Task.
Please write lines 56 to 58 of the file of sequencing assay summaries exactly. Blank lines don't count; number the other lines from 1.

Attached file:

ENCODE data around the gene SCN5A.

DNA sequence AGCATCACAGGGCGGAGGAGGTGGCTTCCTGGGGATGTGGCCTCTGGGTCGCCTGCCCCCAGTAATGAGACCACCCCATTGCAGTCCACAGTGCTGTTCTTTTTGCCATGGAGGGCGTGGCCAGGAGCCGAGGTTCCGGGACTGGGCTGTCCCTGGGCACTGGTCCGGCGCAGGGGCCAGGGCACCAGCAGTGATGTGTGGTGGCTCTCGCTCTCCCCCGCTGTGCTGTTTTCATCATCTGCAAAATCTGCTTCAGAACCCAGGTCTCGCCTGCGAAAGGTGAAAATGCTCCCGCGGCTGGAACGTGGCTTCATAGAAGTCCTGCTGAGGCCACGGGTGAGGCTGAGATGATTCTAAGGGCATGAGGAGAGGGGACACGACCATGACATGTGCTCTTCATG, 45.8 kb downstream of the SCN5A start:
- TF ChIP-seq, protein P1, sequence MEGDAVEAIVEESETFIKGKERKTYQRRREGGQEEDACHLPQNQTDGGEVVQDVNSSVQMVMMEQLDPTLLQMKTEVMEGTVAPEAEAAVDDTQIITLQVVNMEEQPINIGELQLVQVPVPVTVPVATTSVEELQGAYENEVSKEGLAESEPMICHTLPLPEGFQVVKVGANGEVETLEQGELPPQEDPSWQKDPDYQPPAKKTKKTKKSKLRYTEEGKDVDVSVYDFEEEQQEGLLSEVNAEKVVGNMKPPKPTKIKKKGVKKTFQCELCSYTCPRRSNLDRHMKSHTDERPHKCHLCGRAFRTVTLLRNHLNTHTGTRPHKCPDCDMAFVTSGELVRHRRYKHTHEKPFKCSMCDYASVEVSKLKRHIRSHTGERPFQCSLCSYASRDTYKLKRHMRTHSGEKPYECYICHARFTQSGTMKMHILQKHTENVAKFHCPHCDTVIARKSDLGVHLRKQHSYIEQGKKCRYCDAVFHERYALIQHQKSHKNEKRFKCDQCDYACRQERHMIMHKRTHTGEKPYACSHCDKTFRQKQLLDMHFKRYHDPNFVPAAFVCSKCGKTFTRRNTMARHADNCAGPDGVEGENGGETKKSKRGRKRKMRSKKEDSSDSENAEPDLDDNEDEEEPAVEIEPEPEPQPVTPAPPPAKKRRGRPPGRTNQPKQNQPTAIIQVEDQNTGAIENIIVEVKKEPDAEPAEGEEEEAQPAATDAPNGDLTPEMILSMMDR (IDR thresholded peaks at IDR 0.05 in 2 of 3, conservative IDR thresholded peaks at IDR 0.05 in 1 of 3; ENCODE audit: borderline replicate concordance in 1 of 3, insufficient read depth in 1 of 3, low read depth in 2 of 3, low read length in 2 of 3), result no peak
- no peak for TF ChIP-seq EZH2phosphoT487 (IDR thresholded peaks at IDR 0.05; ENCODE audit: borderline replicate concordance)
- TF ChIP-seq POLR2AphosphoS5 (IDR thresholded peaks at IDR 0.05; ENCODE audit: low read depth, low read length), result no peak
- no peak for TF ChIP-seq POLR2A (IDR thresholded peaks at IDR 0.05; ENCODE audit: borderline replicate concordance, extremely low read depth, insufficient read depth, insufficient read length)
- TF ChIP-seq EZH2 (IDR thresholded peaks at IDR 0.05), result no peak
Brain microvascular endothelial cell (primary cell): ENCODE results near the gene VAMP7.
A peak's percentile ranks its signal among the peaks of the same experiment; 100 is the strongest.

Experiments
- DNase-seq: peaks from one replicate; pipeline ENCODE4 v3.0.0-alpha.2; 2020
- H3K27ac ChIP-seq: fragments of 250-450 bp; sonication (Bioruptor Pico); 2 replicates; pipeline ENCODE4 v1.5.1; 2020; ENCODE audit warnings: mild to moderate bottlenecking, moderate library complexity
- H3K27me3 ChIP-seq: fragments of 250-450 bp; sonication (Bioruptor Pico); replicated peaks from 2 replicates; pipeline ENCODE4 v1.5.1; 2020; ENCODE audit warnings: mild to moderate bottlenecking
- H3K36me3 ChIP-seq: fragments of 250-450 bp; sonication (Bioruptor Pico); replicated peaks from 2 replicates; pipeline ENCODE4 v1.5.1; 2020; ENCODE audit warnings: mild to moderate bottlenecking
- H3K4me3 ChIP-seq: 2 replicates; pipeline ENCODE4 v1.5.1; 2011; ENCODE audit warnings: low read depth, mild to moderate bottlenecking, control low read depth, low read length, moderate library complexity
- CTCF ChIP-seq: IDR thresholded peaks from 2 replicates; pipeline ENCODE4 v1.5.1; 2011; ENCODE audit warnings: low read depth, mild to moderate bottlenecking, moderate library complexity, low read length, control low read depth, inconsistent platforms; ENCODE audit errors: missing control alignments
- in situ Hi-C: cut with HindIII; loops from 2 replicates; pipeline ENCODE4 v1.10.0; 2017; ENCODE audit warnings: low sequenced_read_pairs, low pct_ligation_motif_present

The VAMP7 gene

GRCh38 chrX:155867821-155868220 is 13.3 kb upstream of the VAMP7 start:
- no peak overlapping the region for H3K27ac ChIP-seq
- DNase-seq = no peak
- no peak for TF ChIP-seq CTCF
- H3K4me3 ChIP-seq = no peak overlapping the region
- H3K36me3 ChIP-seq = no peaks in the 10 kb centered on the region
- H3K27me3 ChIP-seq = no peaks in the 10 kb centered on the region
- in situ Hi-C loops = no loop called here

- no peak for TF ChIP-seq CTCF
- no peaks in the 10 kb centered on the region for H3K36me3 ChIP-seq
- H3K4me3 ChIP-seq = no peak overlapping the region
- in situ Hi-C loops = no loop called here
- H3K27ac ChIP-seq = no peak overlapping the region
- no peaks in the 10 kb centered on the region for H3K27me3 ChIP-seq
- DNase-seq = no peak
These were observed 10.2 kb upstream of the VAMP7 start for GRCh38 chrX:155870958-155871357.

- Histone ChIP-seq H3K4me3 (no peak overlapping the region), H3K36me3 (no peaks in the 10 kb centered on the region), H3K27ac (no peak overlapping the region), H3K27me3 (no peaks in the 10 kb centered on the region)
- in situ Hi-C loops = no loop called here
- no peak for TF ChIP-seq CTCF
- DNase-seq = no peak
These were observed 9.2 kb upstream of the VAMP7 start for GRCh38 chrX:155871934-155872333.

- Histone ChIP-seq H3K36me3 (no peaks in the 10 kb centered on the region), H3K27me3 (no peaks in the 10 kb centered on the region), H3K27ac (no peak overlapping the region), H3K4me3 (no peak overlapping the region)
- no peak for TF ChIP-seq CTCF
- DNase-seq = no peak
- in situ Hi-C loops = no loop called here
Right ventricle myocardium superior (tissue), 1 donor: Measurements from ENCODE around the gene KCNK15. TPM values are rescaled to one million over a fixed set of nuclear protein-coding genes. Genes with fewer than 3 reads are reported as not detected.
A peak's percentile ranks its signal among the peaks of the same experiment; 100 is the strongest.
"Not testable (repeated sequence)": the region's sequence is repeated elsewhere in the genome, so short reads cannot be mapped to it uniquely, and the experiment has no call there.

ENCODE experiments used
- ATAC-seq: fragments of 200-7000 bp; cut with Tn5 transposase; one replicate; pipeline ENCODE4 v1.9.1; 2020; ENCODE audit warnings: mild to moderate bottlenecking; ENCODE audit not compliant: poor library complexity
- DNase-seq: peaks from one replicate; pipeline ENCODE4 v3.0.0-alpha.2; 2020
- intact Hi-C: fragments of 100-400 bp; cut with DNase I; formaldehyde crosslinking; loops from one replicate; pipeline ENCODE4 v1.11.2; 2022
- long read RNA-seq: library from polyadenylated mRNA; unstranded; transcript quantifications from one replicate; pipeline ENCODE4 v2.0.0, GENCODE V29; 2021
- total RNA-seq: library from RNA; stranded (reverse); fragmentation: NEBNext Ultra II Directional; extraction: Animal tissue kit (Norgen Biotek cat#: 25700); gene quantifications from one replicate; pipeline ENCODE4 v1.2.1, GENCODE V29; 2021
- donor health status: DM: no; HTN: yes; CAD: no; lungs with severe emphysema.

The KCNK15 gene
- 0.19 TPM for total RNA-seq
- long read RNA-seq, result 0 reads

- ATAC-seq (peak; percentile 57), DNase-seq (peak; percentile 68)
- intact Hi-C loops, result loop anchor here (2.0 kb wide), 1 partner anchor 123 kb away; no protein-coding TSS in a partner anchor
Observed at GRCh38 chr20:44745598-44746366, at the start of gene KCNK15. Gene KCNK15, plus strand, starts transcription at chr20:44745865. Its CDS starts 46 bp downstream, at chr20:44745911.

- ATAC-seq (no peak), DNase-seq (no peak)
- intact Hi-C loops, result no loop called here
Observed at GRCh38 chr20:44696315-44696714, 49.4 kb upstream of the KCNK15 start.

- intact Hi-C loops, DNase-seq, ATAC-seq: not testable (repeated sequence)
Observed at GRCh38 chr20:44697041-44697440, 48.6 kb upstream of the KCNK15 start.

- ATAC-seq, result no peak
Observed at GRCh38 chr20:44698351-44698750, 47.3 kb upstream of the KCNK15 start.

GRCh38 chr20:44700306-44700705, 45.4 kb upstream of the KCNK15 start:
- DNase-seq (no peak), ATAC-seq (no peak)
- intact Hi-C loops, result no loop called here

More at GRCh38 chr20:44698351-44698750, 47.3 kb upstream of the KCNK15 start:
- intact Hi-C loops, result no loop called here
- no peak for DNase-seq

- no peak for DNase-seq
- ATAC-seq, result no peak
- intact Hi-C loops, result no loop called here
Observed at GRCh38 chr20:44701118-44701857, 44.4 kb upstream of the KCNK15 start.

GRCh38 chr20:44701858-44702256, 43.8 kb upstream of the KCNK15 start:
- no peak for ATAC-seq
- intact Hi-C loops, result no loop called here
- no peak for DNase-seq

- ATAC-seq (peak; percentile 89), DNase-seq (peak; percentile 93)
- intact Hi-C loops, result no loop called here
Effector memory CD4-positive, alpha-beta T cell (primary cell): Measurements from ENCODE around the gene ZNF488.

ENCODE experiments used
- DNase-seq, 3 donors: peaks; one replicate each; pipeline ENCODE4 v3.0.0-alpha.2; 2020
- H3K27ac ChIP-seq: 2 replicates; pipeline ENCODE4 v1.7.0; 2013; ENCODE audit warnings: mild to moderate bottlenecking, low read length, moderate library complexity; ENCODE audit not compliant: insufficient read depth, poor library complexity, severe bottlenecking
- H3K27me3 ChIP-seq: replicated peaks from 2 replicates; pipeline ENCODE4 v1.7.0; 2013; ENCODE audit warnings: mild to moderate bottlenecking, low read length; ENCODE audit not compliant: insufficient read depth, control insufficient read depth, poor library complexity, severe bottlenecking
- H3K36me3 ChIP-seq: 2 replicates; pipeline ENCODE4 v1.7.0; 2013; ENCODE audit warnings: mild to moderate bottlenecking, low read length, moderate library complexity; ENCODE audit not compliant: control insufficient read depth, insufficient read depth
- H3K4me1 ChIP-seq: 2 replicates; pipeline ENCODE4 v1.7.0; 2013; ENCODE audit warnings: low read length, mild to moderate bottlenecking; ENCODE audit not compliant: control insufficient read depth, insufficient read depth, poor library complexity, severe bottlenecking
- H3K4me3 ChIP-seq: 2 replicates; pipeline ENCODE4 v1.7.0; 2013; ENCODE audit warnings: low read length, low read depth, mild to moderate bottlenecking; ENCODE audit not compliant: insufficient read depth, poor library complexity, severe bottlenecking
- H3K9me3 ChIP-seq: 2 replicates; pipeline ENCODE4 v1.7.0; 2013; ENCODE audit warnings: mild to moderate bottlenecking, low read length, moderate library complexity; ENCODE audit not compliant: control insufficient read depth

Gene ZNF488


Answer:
- long read RNA-seq, result 0 reads

- ATAC-seq (peak; percentile 57), DNase-seq (peak; percentile 68)
- intact Hi-C loops, result loop anchor here (2.0 kb wide), 1 partner anchor 123 kb away; no protein-coding TSS in a partner anchor